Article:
JOURNALIST: From the broader point, the Budget does take into account I guess the assumption there will be some further short State-based lockdowns over the next year or so. We might be seeing this payment be used a couple of times over the next little while, we might see a couple of three, four or five, seven day lockdowns. Do you think State Governments should be able to pay for that?

CHALMERS: The Budget's assuming six one-week lockdowns between now and the end of the calendar year, as Mark said in his introduction a moment ago. Tt's for the Prime Minister determine how he's going to respond to that assumption in the Budget. I don't think the one week distinction that he's created today has been made for policy reasons, I think it's been made for political reasons.

JOURNALIST: Senate Estimates has delved into a shocking breach of privacy with the MyGov website to do with the National Redress Scheme. They've said that an internal investigation is underway. Do you think that's something more needs to be done, given that we saw approximately 10 or so breaches last year as well?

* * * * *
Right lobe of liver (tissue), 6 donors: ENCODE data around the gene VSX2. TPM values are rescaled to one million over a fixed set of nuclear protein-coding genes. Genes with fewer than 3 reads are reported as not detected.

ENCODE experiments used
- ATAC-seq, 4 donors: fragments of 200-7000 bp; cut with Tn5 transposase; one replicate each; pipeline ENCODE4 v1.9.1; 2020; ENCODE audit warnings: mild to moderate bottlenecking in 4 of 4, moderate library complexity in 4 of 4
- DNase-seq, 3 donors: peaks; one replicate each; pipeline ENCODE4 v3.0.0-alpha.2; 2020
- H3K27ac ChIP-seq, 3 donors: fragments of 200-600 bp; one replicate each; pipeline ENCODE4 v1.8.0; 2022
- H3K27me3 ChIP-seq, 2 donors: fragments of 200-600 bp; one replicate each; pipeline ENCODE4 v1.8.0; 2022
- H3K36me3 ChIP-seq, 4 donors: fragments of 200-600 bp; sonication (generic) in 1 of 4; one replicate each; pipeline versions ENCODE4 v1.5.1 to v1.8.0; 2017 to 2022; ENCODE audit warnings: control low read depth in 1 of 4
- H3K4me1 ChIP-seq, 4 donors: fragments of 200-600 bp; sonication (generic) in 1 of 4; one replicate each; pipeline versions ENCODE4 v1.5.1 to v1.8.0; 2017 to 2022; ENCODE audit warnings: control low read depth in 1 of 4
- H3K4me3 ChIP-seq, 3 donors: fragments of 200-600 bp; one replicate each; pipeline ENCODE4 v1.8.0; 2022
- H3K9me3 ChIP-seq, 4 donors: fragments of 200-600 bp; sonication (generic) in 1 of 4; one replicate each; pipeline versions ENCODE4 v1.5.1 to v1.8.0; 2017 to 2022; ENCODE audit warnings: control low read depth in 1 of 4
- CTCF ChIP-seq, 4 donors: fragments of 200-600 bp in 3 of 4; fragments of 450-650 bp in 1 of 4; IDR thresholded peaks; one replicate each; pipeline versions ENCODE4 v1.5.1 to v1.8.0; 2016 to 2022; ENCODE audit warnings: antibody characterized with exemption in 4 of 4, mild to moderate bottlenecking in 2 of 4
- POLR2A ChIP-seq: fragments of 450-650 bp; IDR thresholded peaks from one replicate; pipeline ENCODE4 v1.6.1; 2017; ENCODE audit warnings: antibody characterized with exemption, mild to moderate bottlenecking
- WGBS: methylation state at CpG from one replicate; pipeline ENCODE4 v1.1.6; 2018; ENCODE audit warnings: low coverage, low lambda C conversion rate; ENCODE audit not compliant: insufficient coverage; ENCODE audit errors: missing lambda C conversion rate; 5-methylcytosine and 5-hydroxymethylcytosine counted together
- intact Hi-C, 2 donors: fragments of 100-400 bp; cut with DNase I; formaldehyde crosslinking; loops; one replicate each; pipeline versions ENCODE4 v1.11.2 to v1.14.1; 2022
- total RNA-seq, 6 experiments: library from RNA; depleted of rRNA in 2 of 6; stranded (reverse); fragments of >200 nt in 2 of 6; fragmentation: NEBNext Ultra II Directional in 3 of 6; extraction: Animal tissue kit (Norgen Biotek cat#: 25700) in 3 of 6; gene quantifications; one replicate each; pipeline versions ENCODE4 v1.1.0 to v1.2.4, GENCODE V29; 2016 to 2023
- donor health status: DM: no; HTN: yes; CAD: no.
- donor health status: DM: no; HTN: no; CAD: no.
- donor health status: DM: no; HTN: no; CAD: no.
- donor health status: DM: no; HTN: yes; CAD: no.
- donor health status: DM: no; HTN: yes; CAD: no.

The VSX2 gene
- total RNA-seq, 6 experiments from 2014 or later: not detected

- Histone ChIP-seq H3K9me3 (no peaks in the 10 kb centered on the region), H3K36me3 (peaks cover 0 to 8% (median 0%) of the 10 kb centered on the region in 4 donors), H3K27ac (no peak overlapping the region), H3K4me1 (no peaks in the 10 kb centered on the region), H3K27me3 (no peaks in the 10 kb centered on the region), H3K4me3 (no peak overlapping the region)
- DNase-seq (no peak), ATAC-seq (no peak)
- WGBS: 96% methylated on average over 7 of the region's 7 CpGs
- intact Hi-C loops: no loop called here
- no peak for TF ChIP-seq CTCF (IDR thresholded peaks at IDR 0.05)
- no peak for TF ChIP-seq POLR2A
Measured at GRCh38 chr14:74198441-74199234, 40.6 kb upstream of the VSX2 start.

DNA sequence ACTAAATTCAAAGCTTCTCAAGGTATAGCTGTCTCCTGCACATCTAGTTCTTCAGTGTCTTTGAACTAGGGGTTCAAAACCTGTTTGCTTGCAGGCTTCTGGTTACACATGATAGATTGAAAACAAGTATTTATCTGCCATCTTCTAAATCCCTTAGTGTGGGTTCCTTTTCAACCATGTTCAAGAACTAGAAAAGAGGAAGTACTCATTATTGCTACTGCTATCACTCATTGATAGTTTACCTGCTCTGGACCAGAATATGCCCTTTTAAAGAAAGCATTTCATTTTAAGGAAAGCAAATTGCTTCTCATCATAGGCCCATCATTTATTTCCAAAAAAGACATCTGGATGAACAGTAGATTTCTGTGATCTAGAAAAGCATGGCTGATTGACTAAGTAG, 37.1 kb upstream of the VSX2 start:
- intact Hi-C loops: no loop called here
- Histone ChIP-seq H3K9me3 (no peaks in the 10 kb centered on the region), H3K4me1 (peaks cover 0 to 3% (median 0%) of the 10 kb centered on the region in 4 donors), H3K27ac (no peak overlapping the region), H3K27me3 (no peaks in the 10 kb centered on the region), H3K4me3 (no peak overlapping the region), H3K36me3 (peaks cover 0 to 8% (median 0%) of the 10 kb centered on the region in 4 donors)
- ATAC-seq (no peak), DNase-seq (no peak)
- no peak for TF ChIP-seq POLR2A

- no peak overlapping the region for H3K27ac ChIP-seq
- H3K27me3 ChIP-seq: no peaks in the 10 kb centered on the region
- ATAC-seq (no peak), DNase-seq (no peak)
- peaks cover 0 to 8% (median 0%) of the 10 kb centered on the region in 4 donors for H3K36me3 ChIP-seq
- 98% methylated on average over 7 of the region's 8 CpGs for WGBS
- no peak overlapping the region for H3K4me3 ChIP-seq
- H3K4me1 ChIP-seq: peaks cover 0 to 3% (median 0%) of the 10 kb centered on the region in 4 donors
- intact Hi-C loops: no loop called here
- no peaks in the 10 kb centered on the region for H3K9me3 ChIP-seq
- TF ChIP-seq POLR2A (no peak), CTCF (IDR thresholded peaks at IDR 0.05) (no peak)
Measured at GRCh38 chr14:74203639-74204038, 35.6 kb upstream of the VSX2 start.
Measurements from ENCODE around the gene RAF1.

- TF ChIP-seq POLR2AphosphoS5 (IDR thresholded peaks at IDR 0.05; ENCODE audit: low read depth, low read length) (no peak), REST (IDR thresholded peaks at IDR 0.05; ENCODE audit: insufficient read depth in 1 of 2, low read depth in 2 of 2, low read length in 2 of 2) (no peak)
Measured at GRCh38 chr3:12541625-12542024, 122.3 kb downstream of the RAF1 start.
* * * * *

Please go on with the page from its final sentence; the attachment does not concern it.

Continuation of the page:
CHALMERS: This is an absolute disgrace and we need to see somebody held accountable for this in the Government. The Minister needs to come out and explain immediately how we can have this debacle where a very vulnerable Australian has had their details released to another Australian. I mean, this is completely unacceptable. This is a Government which can't seem to manage even the most basic issues, whether it's IT or the protection of people's information. This is a incredibly harrowing thing for this person to have gone through. We don't want to see the Prime Minister and his Cabinet fail to take responsibility for what has been a horrible breach here. Thanks very much